Putting the ‘Awe’ in augmented reality

This Toronto AR company is working to create artificially intelligent avatars that can interact with people in real life.
Fort York Exterior Battle of York 1813 view

Imagine having the Pillsbury Doughboy standing in the aisles with you, telling you about the latest edible product from the brand or Tony the Tiger sharing how “Grrrrreat!” a new flavour of Frosted Flakes is.

Blending the virtual world with real-life surroundings, Toronto-based Awe’s Time Tablet app can makes this possible. In fact, the AR tech will be used at Fort York National Historic Site when a planned new visitor centre opens in spring 2015, where visitors holding pre-loaded tablets will be able to interact with avatars re-enacting historic scenes.

But beyond providing an engaging way to share Toronto’s history, Awe founder Srinivas Krishna envisions opportunities for brands to use the app, which utilizes a mobile device’s camera, sensors and room-mapping systems to create immersive, augmented reality scenarios that can be experienced by individuals or large groups of people at the same time.

Launched in 2012, the Toronto-based startup, working with scientists at Ryerson University and University of Ontario Institute of Technology, has developed the proprietary technology for mobile devices. Unlike other AR tech on the market, which relies on tags or objects in the real world to trigger an event, the Time Tablet tech allows users to download an experience which they can participate in at a pre-determined location. Krishna says brands have the option of creating a pre-determined story, or the avatars can be aware of human’s presence and able to interact and respond to them. (However, this artificial intelligence is still in its infancy, and likely won’t be available right off the bat.) Another interesting aspect is the user’s ability to view through the tablet both real people and avatars interacting in the same space.

“It’s really a mind trip,” Krishna says. “It’s like you’re inside a multi-player game where you see the other players.”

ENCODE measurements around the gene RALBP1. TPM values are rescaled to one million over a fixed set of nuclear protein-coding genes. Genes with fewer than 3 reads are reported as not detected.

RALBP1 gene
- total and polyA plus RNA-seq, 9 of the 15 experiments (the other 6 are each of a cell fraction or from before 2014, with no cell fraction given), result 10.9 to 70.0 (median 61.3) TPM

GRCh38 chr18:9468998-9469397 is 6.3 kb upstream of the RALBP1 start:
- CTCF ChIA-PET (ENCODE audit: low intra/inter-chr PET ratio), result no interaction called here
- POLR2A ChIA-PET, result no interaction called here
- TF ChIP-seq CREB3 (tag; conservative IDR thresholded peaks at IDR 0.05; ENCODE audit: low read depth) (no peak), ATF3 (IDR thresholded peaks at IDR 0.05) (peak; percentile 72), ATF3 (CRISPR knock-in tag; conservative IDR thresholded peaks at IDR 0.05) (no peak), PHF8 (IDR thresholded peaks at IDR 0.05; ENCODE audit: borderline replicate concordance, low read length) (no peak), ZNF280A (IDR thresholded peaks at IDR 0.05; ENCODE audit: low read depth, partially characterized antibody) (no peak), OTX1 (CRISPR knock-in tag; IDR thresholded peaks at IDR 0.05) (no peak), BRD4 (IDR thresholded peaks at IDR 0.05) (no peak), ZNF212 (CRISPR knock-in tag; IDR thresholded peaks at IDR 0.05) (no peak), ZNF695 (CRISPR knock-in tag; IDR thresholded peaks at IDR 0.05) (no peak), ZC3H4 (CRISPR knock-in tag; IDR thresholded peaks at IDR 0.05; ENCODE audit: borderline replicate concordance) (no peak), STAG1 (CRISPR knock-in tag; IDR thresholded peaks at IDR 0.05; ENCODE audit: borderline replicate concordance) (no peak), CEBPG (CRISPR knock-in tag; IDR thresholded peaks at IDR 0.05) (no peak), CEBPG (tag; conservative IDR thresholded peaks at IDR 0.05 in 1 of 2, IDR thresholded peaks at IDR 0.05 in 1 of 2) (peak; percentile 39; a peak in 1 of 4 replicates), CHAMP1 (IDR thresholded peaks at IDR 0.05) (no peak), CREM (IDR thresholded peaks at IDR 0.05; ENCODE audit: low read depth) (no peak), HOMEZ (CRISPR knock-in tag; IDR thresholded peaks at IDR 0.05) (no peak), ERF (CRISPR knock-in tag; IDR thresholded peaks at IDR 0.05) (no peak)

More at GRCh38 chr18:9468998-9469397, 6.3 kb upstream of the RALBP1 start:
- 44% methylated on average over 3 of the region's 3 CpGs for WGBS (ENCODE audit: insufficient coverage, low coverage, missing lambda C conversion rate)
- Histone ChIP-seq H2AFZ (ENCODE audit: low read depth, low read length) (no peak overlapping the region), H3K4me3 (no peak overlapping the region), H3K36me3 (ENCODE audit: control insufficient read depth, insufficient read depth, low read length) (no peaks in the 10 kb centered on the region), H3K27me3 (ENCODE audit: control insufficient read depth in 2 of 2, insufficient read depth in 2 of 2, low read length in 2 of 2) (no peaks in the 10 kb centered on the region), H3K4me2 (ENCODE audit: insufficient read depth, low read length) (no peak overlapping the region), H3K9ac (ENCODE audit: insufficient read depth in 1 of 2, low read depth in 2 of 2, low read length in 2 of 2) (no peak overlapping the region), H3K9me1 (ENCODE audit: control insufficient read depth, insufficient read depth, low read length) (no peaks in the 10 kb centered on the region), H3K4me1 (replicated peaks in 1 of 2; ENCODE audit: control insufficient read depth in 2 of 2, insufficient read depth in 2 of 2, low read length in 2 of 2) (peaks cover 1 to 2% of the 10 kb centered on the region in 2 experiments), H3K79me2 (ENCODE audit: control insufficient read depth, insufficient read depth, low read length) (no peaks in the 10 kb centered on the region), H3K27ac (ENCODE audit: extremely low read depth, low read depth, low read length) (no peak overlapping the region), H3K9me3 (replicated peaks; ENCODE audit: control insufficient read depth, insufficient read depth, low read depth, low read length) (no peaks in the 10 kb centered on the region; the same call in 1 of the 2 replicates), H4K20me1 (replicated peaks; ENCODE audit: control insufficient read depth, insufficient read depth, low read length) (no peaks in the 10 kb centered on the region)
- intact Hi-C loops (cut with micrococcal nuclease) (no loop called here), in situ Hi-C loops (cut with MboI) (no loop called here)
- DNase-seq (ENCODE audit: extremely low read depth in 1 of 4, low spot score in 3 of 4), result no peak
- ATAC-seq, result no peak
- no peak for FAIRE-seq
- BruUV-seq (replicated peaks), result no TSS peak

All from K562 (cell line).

So far, Awe has teamed up with Richmond Hill-based Access Retail Group, a manufacturer and supplier of retail displays, to produce what Krishna says are essentially 3D ads that could bring brand’s characters right into store aisles.

“It’s like a TV commercial, on location, in the space that you’re in,” Krishna says.

Awe and the Access Retail Group want to partner with agencies and advertisers to “help brands capture the attention of people who are on their devices,” he says. He sees toy manufacturers as prime candidates to make use of the tech. The system currently works on iOS but there are plans to add Android later, while Awe is in talks with “glass” makers to create a hands-free experience, Krishna, who is also founder of Divani Films, says.

Colleen Darragh, VP marketing of Access Retail Group, says she believes the technology offers brands a solution for engaging consumers distracted by their mobile phones.

“Right off the top of my head, it could be the Pillsbury Doughboy,” she says of the type of virtual character a customer might interact with. “Someone could even reach out their finger and poke his stomach in the augmented reality and make him giggle.”

For her company’s clients, which include large CPGs, retailers and QSRs, including Kraft and Walmart, it can also provide crucial data about customers as they engage with the virtual characters, allowing brands to create a dialogue with consumers.

“If we can provide an experience to customers in a variety of locations, we can tell you basically where people engage with things at a particular time of day, what they respond to and what they don’t respond to in your campaign,” adds Krishna. “In an age of increasingly programmatic advertising, I think what we are doing is going to be very attractive.”